1 September 2017Feature
Here in Australia, we consider ourselves quite “lucky”. I can put pretty much whatever I like on Facebook and know that police won’t be showing up at my door; unless I start posting about bombs, or assassination, or terrorism, perhaps — but even then, it depends on the context. I could be talking about water bombs, the mafia card game, and Counterstrike.
But, though I may not be getting a visit by the police, there are some things that would be directly removed by Facebook itself. This is a direct quote from Facebook’s Community Standards:
People use Facebook to share their experiences and to raise awareness about issues that are important to them. This means that you may encounter opinions that are different from yours, which we believe can lead to important conversations about difficult topics. To help balance the needs, safety and interests of a diverse community, however, we may remove certain kinds of sensitive content or limit the audience that sees it.
But this isn’t just a phenomenon of the online world that we are residing in ever more readily. As we’ve seen from the recent Charlottesville riots, people that represent positions currently regarded as “extreme” by a majority are becoming more vocal and active — and more supported.
But how much of this is just them exercising their right to freedom of speech — and how much crosses over into hate speech? And is hate speech free speech?
Article 19 of the Universal Declaration of Human Rights declares:
Everyone has the right to freedom of opinion and expression; this right includes freedom to hold opinions without interference and to seek, receive and impart information and ideas through any media and regardless of frontiers.
Further, Article 19 of the International Covenant on Civil and Political Rights (ICCPR) declares:
1. Everyone shall have the right to hold opinions without interference.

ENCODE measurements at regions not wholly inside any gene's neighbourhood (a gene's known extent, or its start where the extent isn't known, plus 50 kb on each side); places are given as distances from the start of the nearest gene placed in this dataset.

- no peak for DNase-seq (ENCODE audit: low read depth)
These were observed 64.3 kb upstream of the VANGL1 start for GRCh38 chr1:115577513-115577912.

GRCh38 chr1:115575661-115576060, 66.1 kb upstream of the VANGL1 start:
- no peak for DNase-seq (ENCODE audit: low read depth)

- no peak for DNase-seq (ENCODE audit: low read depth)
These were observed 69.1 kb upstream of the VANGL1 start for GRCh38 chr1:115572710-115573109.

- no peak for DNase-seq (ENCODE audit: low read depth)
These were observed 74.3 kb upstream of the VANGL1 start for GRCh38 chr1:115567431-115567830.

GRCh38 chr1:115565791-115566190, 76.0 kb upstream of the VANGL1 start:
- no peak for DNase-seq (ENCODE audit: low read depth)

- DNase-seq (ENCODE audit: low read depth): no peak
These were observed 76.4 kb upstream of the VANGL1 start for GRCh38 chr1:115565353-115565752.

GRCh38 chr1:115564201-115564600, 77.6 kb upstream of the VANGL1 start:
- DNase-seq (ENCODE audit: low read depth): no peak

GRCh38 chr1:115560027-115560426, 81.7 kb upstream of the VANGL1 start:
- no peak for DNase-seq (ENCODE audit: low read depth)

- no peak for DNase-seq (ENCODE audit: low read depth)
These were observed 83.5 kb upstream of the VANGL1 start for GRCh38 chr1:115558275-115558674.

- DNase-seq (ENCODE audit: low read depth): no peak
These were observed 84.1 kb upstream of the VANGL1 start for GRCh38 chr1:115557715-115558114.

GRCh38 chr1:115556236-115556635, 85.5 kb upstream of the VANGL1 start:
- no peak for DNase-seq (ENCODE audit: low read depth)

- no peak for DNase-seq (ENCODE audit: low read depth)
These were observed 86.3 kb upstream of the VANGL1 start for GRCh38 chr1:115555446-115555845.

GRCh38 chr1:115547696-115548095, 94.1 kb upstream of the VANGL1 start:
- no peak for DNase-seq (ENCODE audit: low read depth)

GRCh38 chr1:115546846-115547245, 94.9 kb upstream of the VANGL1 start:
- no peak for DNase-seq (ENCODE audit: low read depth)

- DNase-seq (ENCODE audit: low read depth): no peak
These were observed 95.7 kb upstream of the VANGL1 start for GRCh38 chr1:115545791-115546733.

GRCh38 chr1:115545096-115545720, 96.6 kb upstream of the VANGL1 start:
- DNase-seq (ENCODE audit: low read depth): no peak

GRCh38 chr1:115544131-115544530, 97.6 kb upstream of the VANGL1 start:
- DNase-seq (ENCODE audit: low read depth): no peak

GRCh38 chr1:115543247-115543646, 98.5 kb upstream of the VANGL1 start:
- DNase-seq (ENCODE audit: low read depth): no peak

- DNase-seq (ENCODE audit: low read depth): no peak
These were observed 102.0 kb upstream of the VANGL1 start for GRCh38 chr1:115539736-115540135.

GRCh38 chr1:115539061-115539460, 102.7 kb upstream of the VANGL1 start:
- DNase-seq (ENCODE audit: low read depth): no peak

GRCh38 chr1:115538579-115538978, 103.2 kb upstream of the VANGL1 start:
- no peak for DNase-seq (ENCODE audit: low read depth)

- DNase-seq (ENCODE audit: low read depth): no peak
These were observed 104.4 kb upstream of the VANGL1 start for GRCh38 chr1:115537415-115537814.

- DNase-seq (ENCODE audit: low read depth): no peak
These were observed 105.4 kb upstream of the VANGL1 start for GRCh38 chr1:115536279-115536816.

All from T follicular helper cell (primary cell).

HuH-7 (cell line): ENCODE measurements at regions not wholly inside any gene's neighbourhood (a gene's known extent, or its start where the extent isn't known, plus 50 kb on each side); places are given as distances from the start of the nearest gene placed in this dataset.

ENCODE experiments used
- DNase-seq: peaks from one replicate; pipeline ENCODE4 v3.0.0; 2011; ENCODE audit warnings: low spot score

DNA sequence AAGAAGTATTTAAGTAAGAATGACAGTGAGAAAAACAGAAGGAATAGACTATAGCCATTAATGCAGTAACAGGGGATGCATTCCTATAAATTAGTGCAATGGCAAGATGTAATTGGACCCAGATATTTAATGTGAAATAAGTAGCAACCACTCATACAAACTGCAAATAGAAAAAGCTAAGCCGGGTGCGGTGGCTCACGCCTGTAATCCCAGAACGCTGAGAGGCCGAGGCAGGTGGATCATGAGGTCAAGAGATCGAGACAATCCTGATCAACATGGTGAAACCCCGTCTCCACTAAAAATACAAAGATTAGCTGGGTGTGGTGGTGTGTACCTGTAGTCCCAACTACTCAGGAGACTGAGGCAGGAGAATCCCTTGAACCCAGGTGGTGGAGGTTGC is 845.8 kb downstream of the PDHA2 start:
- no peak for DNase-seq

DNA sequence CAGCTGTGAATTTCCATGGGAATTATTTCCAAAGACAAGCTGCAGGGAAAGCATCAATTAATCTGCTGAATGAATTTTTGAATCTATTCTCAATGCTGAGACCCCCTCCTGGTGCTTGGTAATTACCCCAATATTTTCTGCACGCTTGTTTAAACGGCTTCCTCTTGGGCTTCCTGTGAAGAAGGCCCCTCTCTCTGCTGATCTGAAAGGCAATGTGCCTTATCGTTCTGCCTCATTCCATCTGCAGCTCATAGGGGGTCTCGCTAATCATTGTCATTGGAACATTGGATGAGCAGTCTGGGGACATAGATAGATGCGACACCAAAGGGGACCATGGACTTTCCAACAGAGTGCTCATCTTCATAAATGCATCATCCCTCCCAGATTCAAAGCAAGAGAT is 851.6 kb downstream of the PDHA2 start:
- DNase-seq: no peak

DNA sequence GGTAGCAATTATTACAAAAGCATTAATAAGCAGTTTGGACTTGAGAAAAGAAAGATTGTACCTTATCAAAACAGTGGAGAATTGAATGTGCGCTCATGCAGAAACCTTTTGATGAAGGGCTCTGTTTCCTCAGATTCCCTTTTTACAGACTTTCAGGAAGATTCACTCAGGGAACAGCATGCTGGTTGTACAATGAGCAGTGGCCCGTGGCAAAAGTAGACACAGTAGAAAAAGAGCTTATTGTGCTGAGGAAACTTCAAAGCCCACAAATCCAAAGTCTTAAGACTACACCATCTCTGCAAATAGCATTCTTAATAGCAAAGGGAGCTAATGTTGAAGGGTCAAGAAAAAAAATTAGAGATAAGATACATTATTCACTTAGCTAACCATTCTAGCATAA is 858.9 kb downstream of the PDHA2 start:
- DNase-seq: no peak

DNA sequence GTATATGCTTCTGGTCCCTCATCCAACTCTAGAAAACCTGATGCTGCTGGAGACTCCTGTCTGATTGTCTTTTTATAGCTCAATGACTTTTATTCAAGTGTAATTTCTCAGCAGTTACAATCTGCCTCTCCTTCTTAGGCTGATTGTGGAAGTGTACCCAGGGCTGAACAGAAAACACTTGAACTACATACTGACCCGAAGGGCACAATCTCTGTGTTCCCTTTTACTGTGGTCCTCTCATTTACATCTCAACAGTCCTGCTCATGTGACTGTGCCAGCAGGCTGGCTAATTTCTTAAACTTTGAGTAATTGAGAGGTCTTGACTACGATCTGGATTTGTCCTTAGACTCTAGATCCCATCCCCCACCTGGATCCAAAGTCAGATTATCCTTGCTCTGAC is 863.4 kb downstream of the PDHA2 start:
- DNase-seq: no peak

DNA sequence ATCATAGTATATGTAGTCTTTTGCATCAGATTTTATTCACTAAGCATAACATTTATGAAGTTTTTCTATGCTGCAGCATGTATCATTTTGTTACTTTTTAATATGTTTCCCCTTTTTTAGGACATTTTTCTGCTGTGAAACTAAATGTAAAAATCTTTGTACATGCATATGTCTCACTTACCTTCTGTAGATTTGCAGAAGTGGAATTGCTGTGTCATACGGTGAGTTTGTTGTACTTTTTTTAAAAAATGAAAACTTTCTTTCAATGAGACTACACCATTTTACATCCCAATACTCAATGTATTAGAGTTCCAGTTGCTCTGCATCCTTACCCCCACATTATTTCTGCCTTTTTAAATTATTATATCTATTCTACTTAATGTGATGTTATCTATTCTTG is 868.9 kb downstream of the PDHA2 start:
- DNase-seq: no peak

2. Everyone shall have the right to freedom of expression; this right shall include freedom to seek, receive and impart information and ideas of all kinds, regardless of frontiers, either orally, in writing or in print, in the form of art, or through any other media of his choice.
However, the ICCPR also included an exception to this:
3. The exercise of the rights provided for in paragraph 2 of this article carries with it special duties and responsibilities. It may therefore be subject to certain restrictions, but these shall only be such as are provided by law and are necessary:
(a) For respect of the rights or reputations of others;
(b) For the protection of national security or of public order (ordre public), or of public health or morals.
A further addition to these can be found in the second half of Article 20:
2. Any advocacy of national, racial or religious hatred that constitutes incitement to discrimination, hostility or violence shall be prohibited by law.
These two “certain restrictions” mentioned in Article 19 are represented well by two principles that we shall look to in a moment. First, however, let us turn to one of the more common exceptions to free speech, as is evidenced by Article 20 above — hate speech. This is defined by Dictionary.com as:
Speech that attacks, threatens, or insults a person or group on the basis of national origin, ethnicity, colour, religion, gender, gender identity, sexual orientation, or disability.
I’ll note that insulting people from particular groups such as these is the basis of much comedy — but perhaps that’s for another time.
Here, let me introduce you to what is referred to as the “harm principle”, an early suggestion to limit the extent of free speech by John Stuart Mill. It should be noted, however, that Mill is an avid supporter of free speech, and calls this the only limitation:
[T]he only purpose for which power can be rightfully exercised over any member of a civilized community, against his will, is to prevent harm to others.
This remark echoes the “attacks” and “threatens“ aspects of hate speech above, and is respective of both Article 19.3(b), and Article 20.2 of the ICCPR. Another principle that is more recent is the “offence principle”, courtesy of Joel Feinberg. Feinberg believed that Mills’ principle did not go far enough, and states the following:
[I]t is always a good reason in support of a proposed criminal prohibition that it would probably be an effective way of preventing serious offense…to persons other than the actor, and that it is probably a necessary means to that end…The principle asserts, in effect, that the prevention of offensive conduct is properly the state’s business.
This remark echoes the “insults” section of hate speech above, and is respective of ICCPR Article 19.3(a). But these are just principles, and international standards that should be followed. How does that play out? Check out Part 2: Australia and Online.